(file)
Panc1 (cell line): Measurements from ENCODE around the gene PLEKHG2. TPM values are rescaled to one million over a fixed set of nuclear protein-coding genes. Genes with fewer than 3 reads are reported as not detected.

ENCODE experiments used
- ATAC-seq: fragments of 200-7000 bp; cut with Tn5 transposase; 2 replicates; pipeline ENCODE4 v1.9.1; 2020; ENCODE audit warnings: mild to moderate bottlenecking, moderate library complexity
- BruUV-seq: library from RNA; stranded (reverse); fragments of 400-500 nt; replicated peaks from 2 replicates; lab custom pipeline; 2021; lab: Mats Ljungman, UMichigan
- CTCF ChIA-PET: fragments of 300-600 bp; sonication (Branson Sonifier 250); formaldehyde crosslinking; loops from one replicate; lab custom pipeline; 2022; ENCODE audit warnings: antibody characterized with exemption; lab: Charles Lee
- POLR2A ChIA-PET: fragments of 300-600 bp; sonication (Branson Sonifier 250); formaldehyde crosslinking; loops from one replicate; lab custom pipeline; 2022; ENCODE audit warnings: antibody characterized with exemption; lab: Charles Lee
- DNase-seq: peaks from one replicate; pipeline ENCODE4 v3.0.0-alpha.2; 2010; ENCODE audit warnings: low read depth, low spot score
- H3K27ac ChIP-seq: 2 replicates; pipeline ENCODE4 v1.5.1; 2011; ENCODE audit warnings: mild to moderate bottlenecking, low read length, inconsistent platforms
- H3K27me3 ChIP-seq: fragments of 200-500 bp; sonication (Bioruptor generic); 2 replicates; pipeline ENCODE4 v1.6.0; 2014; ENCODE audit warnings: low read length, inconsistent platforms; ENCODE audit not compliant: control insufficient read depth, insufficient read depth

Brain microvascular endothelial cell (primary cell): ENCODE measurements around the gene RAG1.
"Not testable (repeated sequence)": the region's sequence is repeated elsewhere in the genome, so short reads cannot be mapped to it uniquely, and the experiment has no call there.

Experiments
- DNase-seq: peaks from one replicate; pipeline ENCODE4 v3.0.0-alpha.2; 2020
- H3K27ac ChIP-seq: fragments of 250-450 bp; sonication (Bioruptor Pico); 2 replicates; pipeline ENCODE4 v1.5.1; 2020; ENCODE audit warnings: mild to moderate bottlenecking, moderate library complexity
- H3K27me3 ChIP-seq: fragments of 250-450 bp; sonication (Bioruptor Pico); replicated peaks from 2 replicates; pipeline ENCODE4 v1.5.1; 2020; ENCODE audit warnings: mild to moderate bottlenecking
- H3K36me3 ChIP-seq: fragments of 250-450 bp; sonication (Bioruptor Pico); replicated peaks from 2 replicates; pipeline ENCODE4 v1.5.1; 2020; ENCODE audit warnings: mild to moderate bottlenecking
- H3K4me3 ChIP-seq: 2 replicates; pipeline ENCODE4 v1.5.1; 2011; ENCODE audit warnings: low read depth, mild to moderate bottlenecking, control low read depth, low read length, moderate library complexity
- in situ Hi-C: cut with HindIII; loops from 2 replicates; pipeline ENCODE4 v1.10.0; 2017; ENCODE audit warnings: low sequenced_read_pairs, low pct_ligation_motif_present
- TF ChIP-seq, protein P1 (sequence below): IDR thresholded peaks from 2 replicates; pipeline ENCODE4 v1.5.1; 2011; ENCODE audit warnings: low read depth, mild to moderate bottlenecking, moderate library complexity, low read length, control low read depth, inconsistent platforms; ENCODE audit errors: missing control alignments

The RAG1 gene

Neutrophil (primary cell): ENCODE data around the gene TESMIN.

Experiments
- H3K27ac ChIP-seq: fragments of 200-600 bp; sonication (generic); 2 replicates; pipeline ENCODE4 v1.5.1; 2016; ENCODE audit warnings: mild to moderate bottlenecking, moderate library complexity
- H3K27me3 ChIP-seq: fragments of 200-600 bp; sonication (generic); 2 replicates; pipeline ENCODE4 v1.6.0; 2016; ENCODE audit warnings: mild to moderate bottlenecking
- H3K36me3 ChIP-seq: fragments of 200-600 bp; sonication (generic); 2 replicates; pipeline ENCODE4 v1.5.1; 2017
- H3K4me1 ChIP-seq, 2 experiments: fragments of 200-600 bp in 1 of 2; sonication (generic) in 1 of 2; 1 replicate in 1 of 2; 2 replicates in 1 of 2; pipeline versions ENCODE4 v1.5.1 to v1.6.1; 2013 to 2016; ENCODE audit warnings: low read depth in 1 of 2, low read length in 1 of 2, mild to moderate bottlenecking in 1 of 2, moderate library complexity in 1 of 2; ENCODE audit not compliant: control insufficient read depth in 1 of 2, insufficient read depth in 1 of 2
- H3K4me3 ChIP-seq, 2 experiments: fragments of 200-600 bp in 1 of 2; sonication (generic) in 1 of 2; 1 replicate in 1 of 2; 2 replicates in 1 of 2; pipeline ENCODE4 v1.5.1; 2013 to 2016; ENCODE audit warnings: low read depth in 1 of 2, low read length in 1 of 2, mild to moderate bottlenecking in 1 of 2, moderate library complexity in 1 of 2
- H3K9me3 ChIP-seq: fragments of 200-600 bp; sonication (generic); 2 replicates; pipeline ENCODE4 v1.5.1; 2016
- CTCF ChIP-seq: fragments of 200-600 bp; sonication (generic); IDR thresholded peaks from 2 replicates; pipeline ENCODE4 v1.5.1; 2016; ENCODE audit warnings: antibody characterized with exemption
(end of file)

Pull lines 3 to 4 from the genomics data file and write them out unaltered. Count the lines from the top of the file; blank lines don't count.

- ATAC-seq: fragments of 200-7000 bp; cut with Tn5 transposase; 2 replicates; pipeline ENCODE4 v1.9.1; 2020; ENCODE audit warnings: mild to moderate bottlenecking, moderate library complexity
- BruUV-seq: library from RNA; stranded (reverse); fragments of 400-500 nt; replicated peaks from 2 replicates; lab custom pipeline; 2021; lab: Mats Ljungman, UMichigan